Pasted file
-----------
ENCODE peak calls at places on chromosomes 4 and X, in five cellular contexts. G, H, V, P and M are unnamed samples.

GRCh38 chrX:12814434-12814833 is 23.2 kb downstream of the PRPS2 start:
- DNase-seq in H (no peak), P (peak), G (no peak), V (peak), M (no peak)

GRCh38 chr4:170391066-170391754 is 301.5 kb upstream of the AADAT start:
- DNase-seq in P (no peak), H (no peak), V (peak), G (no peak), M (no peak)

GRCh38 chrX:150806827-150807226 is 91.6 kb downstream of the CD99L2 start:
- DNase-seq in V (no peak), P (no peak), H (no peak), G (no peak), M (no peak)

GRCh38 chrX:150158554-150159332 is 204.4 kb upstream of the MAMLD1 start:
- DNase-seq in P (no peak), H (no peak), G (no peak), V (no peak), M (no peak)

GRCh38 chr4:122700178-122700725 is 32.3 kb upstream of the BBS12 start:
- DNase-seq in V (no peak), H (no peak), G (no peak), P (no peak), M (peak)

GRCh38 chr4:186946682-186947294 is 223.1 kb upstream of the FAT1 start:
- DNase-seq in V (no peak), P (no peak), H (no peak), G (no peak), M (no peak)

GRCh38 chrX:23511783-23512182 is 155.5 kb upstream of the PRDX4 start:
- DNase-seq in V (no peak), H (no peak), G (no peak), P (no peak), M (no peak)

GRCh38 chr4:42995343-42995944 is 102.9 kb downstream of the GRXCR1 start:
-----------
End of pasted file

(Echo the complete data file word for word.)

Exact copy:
ENCODE peak calls at places on chromosomes 4 and X, in five cellular contexts. G, H, V, P and M are unnamed samples.

GRCh38 chrX:12814434-12814833 is 23.2 kb downstream of the PRPS2 start:
- DNase-seq in H (no peak), P (peak), G (no peak), V (peak), M (no peak)

GRCh38 chr4:170391066-170391754 is 301.5 kb upstream of the AADAT start:
- DNase-seq in P (no peak), H (no peak), V (peak), G (no peak), M (no peak)

GRCh38 chrX:150806827-150807226 is 91.6 kb downstream of the CD99L2 start:
- DNase-seq in V (no peak), P (no peak), H (no peak), G (no peak), M (no peak)

GRCh38 chrX:150158554-150159332 is 204.4 kb upstream of the MAMLD1 start:
- DNase-seq in P (no peak), H (no peak), G (no peak), V (no peak), M (no peak)

GRCh38 chr4:122700178-122700725 is 32.3 kb upstream of the BBS12 start:
- DNase-seq in V (no peak), H (no peak), G (no peak), P (no peak), M (peak)

GRCh38 chr4:186946682-186947294 is 223.1 kb upstream of the FAT1 start:
- DNase-seq in V (no peak), P (no peak), H (no peak), G (no peak), M (no peak)

GRCh38 chrX:23511783-23512182 is 155.5 kb upstream of the PRDX4 start:
- DNase-seq in V (no peak), H (no peak), G (no peak), P (no peak), M (no peak)

GRCh38 chr4:42995343-42995944 is 102.9 kb downstream of the GRXCR1 start: